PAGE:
After 12 years of trucking and warehouse operation, Michael Dusi Trucking and Michael Dusi Logistics Warehouse, Inc., otherwise collectively referred to as MDL Logistics, closed down Friday. The sudden closure took workers by surprise. The end follows a 2-year period of management by a private equity firm many blame for the unfortunate turn of events.
Consisting of 45 power units and 120,000 square feet of warehouse space, MDL Logistics’ closing affects 30 employees. MDL Logistics primarily served the California wine industry, a dominant economic force where the trucking and warehouse company operated.
Headhaul Capital Partners, a private equity fund based in New York, bought out MDL Logistics from its founder in 2018. Seth Wilson, an investment banker, founded Headhaul as a fund focused on transportation and logistics buyouts.
As part of the MDL Logistics deal, Headhaul loaded $3.75 million in debt to expand the company’s business. Instead, it closed MDL Logistics down.
Private Equity Targeted by Presidential Candidates
The collapse of MDL Logistics at the hands of a large investment fund marks the latest in a history of private equity closures. Most notably, the failure of Toys ‘R Us in 2017 followed investment by three private equity firms, Bain Capital, KKR, and Vornado Realty Trust.
Their stated intention was to purchase and revitalize the company. By executing a buyout, they pulled it from the public stock market with the eventual goal of returning it to make good on their investment. Instead, their management led to the toy store chain’s bankruptcy and the unemployment of thousands of its workers.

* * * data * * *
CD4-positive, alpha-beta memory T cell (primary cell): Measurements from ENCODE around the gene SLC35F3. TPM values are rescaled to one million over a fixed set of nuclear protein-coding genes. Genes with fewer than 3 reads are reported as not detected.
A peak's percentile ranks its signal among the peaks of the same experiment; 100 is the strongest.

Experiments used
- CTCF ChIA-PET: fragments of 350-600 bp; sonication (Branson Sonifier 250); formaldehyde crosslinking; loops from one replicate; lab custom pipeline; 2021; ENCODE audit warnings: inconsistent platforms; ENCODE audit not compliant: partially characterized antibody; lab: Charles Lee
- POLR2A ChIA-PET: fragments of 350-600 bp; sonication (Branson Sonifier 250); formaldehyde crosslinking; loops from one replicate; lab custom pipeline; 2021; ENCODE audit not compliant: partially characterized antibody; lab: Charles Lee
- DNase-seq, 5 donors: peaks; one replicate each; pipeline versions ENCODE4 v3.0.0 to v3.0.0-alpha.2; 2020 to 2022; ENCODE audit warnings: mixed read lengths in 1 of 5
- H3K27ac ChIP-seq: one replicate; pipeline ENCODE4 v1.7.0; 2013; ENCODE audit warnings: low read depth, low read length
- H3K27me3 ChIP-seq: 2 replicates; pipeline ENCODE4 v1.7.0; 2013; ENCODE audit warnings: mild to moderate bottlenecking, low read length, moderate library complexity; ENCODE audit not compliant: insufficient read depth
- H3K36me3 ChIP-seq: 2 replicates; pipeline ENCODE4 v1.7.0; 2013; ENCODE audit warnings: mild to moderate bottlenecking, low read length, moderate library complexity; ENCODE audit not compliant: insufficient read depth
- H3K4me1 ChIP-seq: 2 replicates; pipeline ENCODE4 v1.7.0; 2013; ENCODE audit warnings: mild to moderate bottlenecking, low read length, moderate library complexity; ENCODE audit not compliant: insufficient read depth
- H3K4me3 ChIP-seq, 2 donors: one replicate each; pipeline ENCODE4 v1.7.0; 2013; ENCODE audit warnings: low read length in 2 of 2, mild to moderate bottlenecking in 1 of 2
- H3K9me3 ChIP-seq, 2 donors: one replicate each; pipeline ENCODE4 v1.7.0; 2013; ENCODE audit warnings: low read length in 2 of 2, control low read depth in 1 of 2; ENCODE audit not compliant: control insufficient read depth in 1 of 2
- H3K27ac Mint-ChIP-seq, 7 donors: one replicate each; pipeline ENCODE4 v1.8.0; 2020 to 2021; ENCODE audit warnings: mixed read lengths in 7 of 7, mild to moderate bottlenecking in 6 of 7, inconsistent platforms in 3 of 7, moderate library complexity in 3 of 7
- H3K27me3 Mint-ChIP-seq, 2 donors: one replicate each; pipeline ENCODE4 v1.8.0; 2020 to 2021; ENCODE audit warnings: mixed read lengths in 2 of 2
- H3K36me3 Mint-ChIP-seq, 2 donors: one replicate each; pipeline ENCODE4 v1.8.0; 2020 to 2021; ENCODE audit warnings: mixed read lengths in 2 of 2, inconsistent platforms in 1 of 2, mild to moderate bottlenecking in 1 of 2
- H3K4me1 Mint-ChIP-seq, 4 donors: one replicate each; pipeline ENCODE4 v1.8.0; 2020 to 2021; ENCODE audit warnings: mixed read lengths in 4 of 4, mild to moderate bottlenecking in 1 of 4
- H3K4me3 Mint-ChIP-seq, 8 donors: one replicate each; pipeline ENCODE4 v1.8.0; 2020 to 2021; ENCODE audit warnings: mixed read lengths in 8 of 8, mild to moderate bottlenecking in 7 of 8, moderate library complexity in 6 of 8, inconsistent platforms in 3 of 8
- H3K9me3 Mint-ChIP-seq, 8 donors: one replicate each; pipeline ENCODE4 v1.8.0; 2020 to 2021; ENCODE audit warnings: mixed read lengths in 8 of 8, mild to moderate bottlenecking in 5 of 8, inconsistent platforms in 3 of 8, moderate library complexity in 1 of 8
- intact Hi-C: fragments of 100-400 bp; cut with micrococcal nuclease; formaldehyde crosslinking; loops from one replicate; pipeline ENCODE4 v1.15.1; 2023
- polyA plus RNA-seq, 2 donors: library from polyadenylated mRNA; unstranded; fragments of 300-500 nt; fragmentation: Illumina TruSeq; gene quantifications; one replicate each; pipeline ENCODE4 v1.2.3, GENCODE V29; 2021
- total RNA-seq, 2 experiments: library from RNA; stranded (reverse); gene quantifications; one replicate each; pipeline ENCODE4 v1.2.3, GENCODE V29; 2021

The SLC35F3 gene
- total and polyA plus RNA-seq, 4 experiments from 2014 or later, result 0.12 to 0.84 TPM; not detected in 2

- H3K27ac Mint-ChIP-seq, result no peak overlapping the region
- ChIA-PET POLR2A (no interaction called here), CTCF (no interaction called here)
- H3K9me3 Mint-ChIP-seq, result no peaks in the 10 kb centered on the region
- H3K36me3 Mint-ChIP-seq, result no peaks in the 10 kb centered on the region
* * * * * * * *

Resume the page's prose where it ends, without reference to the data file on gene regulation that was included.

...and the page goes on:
That national story exposed the methodology of private equity firms’ business model. While they use a portion of their own funds to buy a company, most of the purchase gets funded by debt saddled by the company itself. Through management fees, asset stripping, and dividends, private equity firms make themselves and their investors money while the company struggles to make good on its debts.
Because such firms insulate themselves from the debt, they aren’t held responsible. Therefore, when companies like Toys ‘R Us go under, Bain, KKR, and Vornado avoid loss. Instead, company assets and even pension funds liquidate to pay off the debt.
PE funds draw ire from politicians, and progressive from the Democratic field running for the presidential nomination call for PE crackdowns. Senators Elizabeth Warren and Bernie Sanders admonish the industry as operating against the interests of the companies it purports to assist. Warren unveiled proposed legislation, titled the “Stop Wall Street Looting Act,” to tamp down on PE investments.
Effectually, it seeks to reintroduce financial responsibility by tying liability to the PE firms in addition to the companies they force into debt.
Such legislation might have spared MDL Logistics from its fate. Instead, its employees now scramble to pick up the pieces.
In a letter, the employees of MDL Logistics called out the PE firm responsible for the company’s downfall. Read the excerpt below:
“As we were beginning to see the fruits of our long nights and lost weekends come to fruition, the investors and company leadership summarily departed to the East Coast without warning. Effectively, we have been left to close down the company with no guidance and no warning from our leadership team.”